Prolonged Preoperative Opioid Therapy in Patients With Degenerative Lumbar Stenosis in a Workers’ Compensation Setting

    loading  Checking for direct PDF access through Ovid

Abstract

Study Design.

Retrospective cohort study.

Objective.

To investigate the impact of prolonged opioid use in the preoperative treatment plan of degenerative lumbar stenosis (DLS).

Summary of Background Data.

Patients undergoing operative treatment for DLS with concomitant opioid use represent a clinically challenging population. The relative paucity of data on the relationship between preoperative opioid use and clinical outcomes in the workers’ compensation (WC) population necessitates further study of this unique population.

Methods.

We identified 140 Ohio WC patients who underwent lumbar decompression and had received preoperative opioid prescriptions between 1993 and 2013. Our study cohorts were formed based on opioid use duration, which included short-term use (<3 months) and long-term use (>3 months). Our primary outcome was if patients were able to make a stable return to work (RTW). A multivariate regression analysis was used to determine the impact of the duration of preoperative opioid use on return to work rates. We also compared many secondary outcomes after surgery between both groups.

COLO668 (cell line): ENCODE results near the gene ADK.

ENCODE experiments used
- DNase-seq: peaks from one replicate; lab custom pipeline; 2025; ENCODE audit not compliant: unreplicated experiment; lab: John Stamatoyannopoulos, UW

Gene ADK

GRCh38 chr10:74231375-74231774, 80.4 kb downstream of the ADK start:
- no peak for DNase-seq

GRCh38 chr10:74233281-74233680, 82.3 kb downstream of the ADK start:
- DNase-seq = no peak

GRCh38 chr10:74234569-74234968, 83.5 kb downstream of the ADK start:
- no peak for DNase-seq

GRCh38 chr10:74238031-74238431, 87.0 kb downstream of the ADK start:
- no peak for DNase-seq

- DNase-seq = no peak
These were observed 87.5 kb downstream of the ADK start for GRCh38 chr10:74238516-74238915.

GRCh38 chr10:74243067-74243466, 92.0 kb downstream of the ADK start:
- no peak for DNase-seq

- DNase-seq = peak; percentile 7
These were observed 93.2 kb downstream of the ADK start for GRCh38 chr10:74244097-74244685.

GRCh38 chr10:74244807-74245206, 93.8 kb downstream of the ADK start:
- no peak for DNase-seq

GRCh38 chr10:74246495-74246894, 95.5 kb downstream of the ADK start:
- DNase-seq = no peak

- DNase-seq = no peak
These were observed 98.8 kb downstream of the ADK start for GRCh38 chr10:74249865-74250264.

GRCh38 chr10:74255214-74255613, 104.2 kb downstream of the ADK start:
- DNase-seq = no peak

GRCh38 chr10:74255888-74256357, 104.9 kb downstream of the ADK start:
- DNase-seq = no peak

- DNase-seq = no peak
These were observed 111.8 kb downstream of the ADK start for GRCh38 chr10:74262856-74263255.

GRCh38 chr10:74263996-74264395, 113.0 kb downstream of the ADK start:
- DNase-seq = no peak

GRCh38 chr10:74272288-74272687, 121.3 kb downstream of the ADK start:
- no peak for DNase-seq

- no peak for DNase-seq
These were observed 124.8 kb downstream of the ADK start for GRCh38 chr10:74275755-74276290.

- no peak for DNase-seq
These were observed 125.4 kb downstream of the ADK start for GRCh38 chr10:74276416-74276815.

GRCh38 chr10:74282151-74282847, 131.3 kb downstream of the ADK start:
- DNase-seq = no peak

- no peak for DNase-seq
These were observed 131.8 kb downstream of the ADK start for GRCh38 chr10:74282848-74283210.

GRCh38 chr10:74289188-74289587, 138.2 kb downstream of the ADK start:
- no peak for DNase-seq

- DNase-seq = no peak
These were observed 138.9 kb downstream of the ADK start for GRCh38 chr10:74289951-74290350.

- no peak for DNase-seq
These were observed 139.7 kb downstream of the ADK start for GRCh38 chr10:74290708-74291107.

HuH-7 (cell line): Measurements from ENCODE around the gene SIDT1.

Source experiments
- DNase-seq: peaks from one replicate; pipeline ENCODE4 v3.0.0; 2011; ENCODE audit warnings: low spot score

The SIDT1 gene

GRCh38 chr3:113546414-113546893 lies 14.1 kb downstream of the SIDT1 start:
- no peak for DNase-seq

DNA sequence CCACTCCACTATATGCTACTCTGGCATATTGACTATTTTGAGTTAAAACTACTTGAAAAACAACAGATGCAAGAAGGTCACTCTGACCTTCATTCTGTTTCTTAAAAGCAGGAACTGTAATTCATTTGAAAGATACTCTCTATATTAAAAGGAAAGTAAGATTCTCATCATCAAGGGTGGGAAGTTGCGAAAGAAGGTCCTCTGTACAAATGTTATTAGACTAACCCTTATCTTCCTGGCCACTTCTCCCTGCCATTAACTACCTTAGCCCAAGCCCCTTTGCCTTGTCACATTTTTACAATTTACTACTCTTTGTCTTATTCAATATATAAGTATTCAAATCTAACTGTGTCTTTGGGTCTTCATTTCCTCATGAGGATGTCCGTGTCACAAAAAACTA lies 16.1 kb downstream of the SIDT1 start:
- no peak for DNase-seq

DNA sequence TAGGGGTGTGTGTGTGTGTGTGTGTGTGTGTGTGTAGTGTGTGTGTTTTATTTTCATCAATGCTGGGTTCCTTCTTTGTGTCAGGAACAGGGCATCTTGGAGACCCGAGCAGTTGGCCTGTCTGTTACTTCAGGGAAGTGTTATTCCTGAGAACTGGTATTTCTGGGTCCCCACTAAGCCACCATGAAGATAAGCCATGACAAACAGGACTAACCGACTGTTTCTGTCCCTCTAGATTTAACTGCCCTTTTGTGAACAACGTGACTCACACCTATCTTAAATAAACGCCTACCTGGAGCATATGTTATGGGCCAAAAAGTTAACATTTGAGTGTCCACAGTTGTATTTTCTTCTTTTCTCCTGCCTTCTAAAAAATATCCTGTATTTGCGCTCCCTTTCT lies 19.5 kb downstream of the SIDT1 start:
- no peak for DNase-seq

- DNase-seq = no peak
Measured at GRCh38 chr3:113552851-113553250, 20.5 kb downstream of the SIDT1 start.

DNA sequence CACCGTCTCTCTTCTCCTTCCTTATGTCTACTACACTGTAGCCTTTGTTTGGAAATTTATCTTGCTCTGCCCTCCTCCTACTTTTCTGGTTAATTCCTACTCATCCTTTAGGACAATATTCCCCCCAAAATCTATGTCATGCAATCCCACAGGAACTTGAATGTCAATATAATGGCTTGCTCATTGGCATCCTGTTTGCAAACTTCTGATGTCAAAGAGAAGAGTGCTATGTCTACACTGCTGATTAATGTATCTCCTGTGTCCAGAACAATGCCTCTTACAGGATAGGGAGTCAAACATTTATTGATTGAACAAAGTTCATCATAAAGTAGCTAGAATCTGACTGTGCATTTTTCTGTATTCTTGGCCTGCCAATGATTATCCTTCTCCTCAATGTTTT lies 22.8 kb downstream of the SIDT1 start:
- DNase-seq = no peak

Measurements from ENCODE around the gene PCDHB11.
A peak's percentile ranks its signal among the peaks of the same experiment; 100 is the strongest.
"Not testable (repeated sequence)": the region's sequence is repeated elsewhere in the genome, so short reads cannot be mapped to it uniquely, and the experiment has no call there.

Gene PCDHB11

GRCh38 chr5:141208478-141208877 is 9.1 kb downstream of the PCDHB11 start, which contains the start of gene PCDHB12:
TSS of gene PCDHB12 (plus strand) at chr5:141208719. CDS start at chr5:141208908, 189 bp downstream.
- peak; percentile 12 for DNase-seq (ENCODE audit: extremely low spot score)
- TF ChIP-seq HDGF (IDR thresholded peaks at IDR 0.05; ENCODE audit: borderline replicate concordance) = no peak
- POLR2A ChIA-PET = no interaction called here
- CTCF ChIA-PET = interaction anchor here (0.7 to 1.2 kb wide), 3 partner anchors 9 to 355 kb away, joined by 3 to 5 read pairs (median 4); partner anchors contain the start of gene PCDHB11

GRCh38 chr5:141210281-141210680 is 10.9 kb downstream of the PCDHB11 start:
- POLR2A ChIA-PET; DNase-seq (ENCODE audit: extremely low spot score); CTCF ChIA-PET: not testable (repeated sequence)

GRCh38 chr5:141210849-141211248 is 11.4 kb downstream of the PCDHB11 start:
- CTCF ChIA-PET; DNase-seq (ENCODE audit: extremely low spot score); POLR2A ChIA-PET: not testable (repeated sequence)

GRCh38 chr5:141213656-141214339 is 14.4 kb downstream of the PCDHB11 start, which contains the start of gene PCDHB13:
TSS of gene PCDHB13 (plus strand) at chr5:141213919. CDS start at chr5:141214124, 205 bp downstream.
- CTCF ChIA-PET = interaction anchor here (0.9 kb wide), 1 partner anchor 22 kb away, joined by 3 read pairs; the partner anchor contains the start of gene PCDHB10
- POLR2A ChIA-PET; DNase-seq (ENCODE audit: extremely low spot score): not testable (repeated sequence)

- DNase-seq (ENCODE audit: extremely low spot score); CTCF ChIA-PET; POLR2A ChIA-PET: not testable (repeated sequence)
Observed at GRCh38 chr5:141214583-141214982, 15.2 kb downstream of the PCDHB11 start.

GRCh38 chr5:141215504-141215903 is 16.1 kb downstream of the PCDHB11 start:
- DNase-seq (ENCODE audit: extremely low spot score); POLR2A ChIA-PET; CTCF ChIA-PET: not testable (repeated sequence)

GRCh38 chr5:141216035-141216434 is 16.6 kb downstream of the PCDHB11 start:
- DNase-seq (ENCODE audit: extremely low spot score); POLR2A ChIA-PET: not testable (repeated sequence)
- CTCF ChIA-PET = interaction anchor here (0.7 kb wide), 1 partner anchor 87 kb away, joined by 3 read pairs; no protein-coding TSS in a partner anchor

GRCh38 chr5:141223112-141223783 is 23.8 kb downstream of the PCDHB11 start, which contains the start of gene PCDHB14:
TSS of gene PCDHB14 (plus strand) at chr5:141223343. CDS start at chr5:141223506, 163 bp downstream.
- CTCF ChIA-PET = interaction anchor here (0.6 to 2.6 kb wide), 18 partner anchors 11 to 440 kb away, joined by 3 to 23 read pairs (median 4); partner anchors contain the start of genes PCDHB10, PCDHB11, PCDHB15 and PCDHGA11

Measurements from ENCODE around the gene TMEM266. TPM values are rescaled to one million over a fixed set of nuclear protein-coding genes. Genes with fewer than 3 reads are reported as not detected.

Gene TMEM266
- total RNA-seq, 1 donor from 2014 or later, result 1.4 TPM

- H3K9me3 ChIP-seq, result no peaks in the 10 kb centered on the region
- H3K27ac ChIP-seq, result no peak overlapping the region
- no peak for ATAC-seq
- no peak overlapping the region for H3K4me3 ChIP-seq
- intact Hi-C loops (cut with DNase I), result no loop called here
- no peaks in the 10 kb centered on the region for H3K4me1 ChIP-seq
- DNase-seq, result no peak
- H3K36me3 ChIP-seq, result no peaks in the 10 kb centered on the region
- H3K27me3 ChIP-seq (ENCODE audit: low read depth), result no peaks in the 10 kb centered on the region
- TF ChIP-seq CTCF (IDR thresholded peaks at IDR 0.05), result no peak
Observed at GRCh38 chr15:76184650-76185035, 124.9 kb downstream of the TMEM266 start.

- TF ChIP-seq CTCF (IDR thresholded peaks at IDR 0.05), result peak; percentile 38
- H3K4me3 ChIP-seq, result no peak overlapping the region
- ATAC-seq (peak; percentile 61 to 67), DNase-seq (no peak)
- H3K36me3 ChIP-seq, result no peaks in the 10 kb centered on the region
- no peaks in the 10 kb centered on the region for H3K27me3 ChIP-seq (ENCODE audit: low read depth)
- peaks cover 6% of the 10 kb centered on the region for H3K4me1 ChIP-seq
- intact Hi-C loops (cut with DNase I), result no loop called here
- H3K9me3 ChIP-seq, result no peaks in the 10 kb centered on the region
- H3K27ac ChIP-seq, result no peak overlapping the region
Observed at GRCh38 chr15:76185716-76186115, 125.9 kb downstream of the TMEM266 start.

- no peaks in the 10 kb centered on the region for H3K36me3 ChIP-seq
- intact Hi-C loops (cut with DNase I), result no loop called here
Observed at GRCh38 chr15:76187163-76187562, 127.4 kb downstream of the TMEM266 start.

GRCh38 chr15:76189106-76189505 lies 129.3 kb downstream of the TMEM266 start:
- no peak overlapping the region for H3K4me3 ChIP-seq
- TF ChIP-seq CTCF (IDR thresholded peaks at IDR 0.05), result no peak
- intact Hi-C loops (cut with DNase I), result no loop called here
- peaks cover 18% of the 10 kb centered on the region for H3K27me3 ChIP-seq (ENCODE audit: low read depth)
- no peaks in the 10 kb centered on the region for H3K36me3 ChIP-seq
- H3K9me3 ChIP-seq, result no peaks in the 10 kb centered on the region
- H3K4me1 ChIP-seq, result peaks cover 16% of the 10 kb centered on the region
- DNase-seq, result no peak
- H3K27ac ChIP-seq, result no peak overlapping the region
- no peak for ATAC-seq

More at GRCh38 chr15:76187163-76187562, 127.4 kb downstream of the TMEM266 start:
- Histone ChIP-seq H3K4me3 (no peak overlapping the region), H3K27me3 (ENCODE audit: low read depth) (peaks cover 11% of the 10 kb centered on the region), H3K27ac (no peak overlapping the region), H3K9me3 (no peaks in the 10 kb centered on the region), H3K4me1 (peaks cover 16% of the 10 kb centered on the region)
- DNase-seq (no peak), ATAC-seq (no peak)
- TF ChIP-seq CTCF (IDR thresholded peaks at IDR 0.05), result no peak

Results.

Patients on opioids less than 3 months had a significantly higher RTW rate compared with those who used opioids longer than 3 months [25/60 (42%) vs. 18/80 (23%); P = 0.01]. A logistic regression was performed to examine the effect of preoperative opioid therapy duration on RTW status. Our regression model showed that opioid use greater than 3 months remained a significant negative predictor of RTW (OR: 0.35, 95% CI: 0.13–0.89; P = 0.02). Patients who remained on opioid therapy longer than 3 months cost the Ohio Bureau of Workers’ Compensation $70,979 more than patients who were on opioid therapy for less than 3 months (P < 0.01).

Conclusion.

Prolonged preoperative opioid use was associated with poor clinical outcomes after lumbar decompression. These results suggest that a shorter course of opioid therapy and earlier surgical intervention may improve outcomes and lower postoperative morbidity in patients with DLS.

Conclusion.

Level of Evidence: 3

Related Topics

    loading  Loading Related Articles